Saturday 19 October 2013

Blinkhorn, et al. Are Totally Mired In MP Mythology, So It Would Be Cruel To Make Fun Of What They Found In The Thar Desert.

I get really tired of typing out the words Middle Palaeolithic, so throughout this post I'm using the initialism MP. Now, onward and ever forward . . .

From Blinkhorn et al. 2013
I'm kicking off with this truly humdrum illustration of rock artifacts because they tell a different story than the one that the four who published it want you to hear. These four, miserable bits of quartzite rubble were pried from the palaeosands of the Thar Desert in northwestern India. They, along with a few hundred other bits of quartzite rubble that were even less interesting, were published recently as "Middle Palaeolithic occupation in the Thar Desert during the Upper Pleistocene: the signature of a modern human exit out of Africa?" [I won't stoop so low as to mention that there's a serious editorial slip-up in the title that creates a bit of ambiguity as to what the authors intended. Is the question whether or not the occupation is the signature? Is it whether or not the occupation (which is presumed to be a 'signature' of something) is indeed the signature of modern human bipedal apes consciously leaving Africa? Or, is the question whether or not the occupation is a signature of something other than a modern human spread away from Africa? But I said I wouldn't stoop that low, so you never heard me say that! "What?" you say. There's a good reader. You catch on so quickly. Want a biscuit?]

The responsible parties: James Blinkhorn, Hema Achyuthan, Michael Petraglia, and Peter Ditchfield [and the credulous journal Quaternary Science Reviews 77: 233--238, 2013—available online 5 July 2013]. The 5 July date suggests that this news is a little stale already. But myths are forever. So, with any luck what you're about to read will last as long—at least as long as there are palaeolithic archaeologists continuing to promote the ailing concept of a MP fluorescence of sophisticated lithic technology—A.K.A. The Levallois Technique, Levallois flakes, Nubian* flakes, and the putatively 'prepared' cores that spawned them.]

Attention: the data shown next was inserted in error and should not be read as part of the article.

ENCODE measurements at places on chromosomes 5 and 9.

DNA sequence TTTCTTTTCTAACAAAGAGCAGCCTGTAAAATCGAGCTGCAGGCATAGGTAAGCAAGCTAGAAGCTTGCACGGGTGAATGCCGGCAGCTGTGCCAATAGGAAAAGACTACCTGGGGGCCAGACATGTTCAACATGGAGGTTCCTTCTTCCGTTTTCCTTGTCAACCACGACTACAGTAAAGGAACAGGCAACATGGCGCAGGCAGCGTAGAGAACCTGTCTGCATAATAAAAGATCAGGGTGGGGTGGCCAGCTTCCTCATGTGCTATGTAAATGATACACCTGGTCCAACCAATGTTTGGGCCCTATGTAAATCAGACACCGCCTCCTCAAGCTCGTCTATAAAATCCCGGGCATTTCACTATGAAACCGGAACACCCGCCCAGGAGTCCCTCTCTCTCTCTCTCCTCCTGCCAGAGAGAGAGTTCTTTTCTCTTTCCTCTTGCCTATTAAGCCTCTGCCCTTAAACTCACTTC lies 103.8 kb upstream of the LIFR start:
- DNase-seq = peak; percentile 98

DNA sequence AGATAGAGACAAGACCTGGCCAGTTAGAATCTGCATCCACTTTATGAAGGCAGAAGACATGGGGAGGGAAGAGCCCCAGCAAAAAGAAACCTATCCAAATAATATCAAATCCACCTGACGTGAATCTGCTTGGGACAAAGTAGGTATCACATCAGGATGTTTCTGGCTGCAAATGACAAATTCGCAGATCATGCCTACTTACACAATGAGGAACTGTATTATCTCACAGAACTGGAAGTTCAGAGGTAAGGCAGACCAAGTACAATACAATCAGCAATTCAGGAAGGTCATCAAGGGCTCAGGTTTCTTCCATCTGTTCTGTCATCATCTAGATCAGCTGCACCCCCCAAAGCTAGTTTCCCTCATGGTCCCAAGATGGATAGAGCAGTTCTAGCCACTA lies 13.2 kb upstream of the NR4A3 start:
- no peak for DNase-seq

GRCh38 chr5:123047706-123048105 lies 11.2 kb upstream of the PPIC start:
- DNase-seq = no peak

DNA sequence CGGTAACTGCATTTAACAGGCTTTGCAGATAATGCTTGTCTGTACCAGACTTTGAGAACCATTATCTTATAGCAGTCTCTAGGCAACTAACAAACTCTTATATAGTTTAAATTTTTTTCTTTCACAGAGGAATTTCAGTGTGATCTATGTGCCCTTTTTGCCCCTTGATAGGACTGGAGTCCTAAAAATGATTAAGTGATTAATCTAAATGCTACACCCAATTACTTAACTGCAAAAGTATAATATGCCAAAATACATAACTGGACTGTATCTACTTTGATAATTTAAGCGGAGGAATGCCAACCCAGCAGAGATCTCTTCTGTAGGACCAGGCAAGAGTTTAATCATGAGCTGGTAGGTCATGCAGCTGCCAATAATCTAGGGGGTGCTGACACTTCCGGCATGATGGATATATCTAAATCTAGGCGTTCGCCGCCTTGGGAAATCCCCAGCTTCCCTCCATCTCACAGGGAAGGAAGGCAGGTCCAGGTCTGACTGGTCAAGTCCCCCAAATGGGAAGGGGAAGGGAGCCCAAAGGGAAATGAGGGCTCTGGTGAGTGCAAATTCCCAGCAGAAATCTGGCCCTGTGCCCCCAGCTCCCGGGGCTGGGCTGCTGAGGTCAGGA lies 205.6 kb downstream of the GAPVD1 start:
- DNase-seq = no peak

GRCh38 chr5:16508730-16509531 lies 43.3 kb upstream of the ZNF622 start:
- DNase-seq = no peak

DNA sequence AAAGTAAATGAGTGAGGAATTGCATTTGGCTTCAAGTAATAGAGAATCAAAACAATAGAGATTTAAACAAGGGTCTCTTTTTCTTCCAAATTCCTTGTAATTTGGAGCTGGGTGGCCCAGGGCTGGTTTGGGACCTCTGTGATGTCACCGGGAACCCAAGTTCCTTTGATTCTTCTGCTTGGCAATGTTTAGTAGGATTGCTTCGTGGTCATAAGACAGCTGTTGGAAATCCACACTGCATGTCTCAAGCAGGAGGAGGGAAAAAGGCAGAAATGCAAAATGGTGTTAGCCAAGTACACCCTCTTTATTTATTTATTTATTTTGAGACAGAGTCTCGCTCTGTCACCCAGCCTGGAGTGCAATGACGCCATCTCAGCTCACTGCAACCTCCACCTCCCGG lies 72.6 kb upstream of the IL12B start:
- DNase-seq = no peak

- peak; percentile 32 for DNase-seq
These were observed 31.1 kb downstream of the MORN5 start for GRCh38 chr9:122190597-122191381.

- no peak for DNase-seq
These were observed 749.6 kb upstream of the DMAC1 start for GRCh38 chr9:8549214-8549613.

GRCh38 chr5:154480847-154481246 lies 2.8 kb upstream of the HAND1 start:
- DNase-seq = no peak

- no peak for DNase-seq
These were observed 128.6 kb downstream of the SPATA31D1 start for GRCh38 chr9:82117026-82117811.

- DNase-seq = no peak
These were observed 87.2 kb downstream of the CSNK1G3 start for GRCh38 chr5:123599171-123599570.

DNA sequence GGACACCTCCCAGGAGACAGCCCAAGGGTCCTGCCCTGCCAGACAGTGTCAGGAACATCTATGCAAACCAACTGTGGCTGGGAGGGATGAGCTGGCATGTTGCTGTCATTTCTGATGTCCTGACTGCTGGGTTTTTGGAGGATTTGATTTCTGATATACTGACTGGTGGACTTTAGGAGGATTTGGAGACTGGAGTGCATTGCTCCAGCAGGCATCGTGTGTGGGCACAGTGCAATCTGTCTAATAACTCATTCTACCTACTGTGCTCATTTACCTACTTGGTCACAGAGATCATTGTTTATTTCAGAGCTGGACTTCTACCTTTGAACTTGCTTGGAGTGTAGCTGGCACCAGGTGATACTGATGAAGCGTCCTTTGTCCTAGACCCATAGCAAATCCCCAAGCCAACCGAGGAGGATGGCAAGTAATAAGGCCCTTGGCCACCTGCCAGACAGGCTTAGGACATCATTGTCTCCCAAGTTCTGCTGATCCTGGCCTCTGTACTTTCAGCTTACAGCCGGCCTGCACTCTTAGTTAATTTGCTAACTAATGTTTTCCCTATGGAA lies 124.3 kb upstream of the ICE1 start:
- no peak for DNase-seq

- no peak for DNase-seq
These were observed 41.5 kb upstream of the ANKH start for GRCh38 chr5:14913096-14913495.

The Thar Desert is the brown patch indicated by the yellow arrow. The Google earth image includes the Arabian Peninsula and northeast Africa including the Nile River in Egypt and the ancient land of Nubia [i.e. present-day Sudan].
One tries to behave oneself. Honest. I'm trying to be straight-faced. 

One fails. I've been biting my tongue so hard that now there's blood dribbling out of the corner of my mouth.

I can't help it! I'm laughing! Those rocks and the descriptions that accompany them represent what I would call the extreme logical extension of the Levallois prepared-core hypothesis. The extension of which I speak is, by the way, at the absurd end of the ampliative-inference spectrum. As hard as it is for me to accept the authors' characterization of specimens marked 1 and 2, it's totally beyond my imaginative ability to see numbers 3 and 4 in the same way that the authors do. After all, the dorsal flake scar indicated in 3 is about 1 cm wide and 2 cm long. Specimen 4 is not much bigger. What's more, there's nothing about the final outline of these four "flakes of predetermined shape" that screams "I'm a really gifted bipedal ape!"  If this was supposed to be the apogee of Mousterian lithic technology, one only has to look at these four specimens to understand that, at best, the "flintknapper" had no aesthetic sense. In fact, this Mousterian ape couldn't even count—item #2 has two points! These are nothing if not Frankenflakes! My red arrows show that there were several removals prior to the ones greyed-in that might have made equally good pointy things. So, what gives? And why start with such small lumps if all you wanted was a small flake? Couldn't you have taken a tiny flake off one of those adult-sized cores we see throughout the Mousterian tradition, and still later removed a grown-up's point? [Here is where I run the risk of giving the authors the idea to claim that, in fact, these tiny bits were literally child's play.]

François Bordes demonstrating his
version of how MP stone artifacts
were made.